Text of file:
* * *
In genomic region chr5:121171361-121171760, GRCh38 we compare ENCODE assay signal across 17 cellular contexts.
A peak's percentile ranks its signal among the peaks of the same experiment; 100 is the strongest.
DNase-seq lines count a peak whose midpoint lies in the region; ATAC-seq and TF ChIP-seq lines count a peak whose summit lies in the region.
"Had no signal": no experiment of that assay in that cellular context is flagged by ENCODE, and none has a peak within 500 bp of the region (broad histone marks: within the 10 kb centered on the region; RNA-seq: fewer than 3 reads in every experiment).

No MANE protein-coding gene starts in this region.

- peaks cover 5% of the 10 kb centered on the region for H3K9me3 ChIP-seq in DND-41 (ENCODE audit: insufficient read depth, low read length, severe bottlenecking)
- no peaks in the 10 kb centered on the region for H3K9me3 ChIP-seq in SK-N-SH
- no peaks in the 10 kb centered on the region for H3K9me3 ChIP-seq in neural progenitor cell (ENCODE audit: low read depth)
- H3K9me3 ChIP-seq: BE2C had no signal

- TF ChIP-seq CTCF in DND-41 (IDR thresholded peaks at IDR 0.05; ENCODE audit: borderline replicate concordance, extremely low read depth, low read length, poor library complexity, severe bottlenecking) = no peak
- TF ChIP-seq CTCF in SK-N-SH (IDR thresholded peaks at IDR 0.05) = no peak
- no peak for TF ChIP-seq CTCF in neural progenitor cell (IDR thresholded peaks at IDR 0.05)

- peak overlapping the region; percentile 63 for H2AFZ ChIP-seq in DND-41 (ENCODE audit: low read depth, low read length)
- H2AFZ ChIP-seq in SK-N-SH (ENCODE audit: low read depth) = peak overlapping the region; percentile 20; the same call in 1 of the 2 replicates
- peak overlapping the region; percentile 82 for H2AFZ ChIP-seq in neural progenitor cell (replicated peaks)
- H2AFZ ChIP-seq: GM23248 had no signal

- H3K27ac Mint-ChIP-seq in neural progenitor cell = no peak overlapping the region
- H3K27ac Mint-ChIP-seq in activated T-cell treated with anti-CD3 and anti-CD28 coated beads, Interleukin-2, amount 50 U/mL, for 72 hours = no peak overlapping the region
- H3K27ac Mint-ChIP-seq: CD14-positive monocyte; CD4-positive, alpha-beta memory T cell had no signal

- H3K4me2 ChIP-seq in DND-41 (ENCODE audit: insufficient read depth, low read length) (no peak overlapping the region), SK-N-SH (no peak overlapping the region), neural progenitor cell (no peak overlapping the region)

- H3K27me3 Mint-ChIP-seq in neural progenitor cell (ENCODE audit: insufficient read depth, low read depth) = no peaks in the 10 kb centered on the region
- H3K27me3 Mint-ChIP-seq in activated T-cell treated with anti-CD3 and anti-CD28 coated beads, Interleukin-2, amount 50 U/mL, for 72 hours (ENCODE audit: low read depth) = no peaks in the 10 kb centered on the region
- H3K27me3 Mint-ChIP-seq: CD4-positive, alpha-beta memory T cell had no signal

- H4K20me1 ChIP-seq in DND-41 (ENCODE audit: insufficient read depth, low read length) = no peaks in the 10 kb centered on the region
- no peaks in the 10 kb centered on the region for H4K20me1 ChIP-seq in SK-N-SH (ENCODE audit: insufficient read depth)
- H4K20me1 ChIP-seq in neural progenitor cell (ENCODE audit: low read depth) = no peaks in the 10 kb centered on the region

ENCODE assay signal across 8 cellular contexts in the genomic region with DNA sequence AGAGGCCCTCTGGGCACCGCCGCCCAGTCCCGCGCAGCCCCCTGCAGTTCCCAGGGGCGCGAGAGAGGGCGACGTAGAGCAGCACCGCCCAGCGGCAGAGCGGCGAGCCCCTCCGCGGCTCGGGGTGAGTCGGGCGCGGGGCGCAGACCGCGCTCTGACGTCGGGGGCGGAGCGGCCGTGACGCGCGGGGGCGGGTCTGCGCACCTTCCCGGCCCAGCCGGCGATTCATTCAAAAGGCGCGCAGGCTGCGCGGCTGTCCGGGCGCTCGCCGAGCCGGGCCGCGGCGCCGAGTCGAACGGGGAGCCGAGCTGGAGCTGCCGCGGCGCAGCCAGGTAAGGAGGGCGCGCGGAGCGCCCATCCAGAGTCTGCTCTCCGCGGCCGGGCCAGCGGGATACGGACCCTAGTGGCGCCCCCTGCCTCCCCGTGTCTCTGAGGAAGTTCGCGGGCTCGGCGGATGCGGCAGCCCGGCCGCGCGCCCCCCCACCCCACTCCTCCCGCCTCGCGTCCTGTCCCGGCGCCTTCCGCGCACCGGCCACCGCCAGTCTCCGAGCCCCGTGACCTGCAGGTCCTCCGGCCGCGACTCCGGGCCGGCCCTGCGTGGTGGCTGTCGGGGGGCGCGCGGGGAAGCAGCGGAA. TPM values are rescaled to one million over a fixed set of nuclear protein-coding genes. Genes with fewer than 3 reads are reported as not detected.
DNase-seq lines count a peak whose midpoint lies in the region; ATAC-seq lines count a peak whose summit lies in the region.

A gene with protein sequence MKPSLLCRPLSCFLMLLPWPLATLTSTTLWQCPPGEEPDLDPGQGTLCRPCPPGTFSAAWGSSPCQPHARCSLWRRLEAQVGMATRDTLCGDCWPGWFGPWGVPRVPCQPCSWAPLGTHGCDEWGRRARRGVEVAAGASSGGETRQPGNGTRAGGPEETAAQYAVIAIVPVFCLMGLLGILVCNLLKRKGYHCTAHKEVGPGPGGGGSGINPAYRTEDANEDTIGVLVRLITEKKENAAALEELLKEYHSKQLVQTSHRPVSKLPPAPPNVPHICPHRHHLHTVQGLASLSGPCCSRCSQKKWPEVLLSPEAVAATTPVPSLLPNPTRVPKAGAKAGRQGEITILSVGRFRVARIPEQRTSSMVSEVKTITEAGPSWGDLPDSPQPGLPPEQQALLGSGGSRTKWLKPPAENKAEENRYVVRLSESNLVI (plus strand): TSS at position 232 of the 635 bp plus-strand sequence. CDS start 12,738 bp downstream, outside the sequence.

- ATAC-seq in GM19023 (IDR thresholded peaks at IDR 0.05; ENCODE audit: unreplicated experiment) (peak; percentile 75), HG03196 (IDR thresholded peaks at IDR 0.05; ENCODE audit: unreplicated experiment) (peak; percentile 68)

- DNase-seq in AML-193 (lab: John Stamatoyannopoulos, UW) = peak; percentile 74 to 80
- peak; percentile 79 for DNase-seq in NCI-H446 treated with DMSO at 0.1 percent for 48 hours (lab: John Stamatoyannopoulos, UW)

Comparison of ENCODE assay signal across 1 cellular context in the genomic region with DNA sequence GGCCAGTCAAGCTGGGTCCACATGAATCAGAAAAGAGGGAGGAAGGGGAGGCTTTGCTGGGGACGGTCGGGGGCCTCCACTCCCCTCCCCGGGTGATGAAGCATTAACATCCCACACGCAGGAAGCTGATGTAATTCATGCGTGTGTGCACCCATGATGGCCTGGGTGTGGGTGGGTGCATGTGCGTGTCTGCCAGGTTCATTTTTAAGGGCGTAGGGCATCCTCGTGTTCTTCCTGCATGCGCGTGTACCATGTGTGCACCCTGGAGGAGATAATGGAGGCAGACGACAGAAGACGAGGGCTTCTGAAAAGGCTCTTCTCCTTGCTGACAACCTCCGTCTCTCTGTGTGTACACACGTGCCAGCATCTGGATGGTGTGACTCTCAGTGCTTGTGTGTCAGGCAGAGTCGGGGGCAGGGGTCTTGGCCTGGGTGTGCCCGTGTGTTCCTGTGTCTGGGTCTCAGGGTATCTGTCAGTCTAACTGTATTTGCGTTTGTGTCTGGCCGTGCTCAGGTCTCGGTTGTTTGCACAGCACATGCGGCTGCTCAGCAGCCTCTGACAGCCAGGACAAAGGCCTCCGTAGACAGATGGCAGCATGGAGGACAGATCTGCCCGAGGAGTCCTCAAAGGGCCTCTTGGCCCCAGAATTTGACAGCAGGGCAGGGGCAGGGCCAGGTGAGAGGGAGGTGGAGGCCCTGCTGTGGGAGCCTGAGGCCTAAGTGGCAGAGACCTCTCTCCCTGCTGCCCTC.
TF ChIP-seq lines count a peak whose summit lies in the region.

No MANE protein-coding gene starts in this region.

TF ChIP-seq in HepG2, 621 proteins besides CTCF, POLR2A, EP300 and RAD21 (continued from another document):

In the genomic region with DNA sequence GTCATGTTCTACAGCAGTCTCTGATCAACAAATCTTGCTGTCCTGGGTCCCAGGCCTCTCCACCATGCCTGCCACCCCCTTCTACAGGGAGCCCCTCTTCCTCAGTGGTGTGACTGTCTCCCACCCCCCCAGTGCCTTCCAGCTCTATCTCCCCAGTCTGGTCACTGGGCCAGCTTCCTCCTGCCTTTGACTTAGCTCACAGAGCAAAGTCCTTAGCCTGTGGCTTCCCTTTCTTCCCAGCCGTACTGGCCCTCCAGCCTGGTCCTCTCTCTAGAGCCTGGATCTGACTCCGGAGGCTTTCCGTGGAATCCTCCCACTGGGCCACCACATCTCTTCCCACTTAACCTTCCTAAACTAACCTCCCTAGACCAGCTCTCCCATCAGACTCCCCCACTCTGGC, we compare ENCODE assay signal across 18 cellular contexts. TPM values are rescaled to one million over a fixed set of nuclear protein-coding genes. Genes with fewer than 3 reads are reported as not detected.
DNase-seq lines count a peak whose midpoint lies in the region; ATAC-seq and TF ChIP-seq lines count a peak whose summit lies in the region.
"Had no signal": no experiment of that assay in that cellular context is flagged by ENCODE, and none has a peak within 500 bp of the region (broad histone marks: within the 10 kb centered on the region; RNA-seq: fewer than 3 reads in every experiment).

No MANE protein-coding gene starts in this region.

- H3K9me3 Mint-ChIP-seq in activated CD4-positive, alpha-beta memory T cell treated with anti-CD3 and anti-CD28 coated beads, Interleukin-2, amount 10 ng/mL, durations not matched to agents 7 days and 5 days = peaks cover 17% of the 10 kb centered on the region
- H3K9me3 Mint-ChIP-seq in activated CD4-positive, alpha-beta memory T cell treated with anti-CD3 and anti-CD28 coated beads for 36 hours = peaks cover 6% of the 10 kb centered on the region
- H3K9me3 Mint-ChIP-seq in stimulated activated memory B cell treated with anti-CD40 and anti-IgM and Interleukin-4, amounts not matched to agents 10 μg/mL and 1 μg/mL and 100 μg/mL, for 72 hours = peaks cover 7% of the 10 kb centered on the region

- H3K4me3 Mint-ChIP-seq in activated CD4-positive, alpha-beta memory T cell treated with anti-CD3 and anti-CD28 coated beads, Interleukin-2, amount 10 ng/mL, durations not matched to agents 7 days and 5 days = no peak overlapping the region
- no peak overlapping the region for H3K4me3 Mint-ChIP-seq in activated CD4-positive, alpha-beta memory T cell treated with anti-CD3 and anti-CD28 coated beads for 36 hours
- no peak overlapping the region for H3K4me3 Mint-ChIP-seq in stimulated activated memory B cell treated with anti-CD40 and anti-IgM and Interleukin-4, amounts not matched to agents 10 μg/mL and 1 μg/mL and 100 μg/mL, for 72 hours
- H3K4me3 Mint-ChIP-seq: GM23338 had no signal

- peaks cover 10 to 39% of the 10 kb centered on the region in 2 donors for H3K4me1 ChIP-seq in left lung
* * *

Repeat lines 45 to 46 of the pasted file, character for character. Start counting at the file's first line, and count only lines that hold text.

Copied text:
- no peak overlapping the region for H3K4me3 Mint-ChIP-seq in activated CD4-positive, alpha-beta memory T cell treated with anti-CD3 and anti-CD28 coated beads for 36 hours
- no peak overlapping the region for H3K4me3 Mint-ChIP-seq in stimulated activated memory B cell treated with anti-CD40 and anti-IgM and Interleukin-4, amounts not matched to agents 10 μg/mL and 1 μg/mL and 100 μg/mL, for 72 hours